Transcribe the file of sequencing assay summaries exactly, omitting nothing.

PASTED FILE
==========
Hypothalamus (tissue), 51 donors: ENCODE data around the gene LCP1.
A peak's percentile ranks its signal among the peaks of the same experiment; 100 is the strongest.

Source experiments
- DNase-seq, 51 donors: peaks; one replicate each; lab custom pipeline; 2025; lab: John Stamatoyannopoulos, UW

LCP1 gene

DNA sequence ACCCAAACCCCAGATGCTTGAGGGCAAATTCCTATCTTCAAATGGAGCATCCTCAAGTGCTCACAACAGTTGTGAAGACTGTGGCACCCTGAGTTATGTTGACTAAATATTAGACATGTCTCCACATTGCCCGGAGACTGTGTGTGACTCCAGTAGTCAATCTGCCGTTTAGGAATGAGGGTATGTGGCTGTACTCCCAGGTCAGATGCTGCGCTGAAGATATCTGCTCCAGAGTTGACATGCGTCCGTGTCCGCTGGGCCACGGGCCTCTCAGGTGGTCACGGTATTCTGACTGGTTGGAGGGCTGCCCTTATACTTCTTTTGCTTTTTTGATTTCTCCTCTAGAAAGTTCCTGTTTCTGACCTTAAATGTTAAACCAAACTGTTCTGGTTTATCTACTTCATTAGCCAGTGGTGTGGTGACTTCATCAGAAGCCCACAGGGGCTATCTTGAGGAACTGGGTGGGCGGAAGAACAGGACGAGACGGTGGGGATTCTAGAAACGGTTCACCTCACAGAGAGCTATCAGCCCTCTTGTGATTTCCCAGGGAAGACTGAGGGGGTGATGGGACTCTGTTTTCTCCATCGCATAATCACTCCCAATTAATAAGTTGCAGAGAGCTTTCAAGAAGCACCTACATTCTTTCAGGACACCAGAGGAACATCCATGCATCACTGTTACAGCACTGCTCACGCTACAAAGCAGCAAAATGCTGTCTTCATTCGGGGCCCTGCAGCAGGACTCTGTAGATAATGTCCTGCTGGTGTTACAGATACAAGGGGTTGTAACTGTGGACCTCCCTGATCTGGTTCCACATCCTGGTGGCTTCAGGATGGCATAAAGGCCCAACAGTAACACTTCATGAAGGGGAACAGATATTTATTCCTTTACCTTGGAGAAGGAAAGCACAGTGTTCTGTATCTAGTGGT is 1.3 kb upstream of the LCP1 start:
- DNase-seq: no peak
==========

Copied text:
Hypothalamus (tissue), 51 donors: ENCODE data around the gene LCP1.
A peak's percentile ranks its signal among the peaks of the same experiment; 100 is the strongest.

Source experiments
- DNase-seq, 51 donors: peaks; one replicate each; lab custom pipeline; 2025; lab: John Stamatoyannopoulos, UW

LCP1 gene

DNA sequence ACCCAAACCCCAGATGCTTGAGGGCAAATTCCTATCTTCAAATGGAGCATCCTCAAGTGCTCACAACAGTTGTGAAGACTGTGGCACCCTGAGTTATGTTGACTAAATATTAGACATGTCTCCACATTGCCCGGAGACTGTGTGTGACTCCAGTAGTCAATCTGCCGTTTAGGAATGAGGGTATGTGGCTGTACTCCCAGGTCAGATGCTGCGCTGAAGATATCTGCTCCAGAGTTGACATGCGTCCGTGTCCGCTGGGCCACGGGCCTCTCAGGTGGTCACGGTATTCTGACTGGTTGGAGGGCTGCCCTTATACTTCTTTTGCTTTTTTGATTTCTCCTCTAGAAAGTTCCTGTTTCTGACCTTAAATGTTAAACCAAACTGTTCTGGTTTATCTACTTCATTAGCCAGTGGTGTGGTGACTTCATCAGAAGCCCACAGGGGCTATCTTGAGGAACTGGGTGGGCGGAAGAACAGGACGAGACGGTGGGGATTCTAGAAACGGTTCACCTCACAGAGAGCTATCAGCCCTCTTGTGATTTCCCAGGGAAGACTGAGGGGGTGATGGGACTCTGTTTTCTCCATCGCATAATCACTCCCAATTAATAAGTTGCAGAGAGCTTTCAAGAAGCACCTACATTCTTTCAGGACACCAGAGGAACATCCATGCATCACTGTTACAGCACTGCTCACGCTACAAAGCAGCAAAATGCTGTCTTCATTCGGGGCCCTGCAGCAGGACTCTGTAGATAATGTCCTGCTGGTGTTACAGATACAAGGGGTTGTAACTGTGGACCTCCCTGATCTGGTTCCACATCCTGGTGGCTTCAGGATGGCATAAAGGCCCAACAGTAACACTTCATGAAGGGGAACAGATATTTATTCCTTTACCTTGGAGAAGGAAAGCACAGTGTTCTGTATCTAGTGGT is 1.3 kb upstream of the LCP1 start:
- DNase-seq: no peak